But it wasn't DEC who needed to lower prices -- the clonemakers did that.

        There were other problems playing here. Volumes were never big enough for the clonemakers to get real economies of scale, since MS failed to port anything but compilers and server software. No MS VB until near the end, no full MS Office (only MS Word and Excel), no 64 bits, no optimisation, no marketing or advertisement... this last was a

      • Before Alpha, the DEC VAX line was beating IBM big iron for price/performance. When Alpha came out, it was priced to beat VAX on price/performance. But DEC had a problem -- the VAX revenue stream would disappear overnight if all the VAXes were replaced with Alphas. They HAD to keep the prices artificially high, because they had VAX customers perfectly willing to pay a little more for alot more power. Unfortunately, that limited the market and gave Intel a chance to survive in the low-end server and desk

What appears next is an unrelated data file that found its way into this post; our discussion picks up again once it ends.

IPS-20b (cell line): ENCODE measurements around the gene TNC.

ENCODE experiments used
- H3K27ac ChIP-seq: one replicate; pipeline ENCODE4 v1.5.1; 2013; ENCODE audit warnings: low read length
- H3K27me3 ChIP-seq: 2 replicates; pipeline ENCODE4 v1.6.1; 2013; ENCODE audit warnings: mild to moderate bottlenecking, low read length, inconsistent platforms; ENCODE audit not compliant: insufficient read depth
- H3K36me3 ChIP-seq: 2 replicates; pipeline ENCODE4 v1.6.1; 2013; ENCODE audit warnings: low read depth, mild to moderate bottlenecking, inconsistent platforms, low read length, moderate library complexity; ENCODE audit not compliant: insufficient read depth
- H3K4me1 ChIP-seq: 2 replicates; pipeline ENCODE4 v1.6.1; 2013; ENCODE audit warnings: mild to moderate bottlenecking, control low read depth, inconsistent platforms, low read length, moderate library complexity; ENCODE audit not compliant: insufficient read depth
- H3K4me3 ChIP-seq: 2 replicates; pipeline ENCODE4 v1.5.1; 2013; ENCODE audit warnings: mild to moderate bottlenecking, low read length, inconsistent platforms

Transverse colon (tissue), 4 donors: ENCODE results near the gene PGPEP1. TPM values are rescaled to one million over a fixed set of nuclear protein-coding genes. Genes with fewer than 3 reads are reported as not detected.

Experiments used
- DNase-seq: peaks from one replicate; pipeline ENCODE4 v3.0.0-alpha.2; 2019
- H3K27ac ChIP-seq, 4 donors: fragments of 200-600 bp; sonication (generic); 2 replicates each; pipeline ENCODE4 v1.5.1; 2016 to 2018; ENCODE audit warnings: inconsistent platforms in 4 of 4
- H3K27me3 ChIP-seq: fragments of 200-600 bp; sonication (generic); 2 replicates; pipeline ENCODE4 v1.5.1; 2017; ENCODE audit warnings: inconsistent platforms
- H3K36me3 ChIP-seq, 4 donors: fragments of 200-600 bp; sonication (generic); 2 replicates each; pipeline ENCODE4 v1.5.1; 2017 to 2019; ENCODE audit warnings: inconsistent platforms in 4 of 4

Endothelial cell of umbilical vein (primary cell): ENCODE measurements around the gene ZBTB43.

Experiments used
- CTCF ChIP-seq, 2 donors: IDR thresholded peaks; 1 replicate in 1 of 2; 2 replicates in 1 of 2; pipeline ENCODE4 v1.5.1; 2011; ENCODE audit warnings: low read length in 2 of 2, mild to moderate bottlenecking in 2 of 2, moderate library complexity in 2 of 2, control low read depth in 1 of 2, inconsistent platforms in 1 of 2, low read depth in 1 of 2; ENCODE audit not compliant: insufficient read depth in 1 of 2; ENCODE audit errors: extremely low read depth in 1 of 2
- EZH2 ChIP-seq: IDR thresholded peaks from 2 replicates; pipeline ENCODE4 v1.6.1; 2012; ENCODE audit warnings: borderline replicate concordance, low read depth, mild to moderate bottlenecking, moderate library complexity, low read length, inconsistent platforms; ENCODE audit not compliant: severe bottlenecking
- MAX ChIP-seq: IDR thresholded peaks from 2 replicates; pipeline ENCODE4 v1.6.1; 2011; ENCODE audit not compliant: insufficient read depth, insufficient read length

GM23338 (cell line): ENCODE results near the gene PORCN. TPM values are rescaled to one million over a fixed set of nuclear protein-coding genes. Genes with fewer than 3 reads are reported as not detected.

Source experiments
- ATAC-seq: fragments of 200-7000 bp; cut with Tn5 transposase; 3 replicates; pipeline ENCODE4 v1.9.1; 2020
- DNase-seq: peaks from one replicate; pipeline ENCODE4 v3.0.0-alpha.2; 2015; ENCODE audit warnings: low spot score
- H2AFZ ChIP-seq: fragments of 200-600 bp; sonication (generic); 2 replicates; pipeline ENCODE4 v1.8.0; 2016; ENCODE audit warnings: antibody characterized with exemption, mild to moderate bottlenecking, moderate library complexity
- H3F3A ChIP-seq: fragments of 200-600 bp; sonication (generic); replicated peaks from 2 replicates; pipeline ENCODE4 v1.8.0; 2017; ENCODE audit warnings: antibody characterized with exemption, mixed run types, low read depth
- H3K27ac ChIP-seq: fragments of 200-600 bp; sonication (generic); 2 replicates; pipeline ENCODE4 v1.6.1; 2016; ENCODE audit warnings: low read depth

• I can see dropping the Alpha; it's an idea whose time has passed. But in favor of the Intel Itanium?

    The Register reports on Itanium sales [theregister.co.uk], or rather lack thereof. HP sold 3,178 Itanium servers in Q2 2003. HP is the only vendor selling Itaniums in any quantity. Total Itanium sales from IBM and Dell are something like 20 units per quarter.

    Would somebody please take the Inanium off life support?

  • Was the DECpc AXP 150 [microsoft.com] with an Alpha chip... announced May 25, 1993 [google.com].

    All this foofaraw [google.com] over the G5 [apple.com] and Athlon 64 [amd.com] is just revisionist history. ;)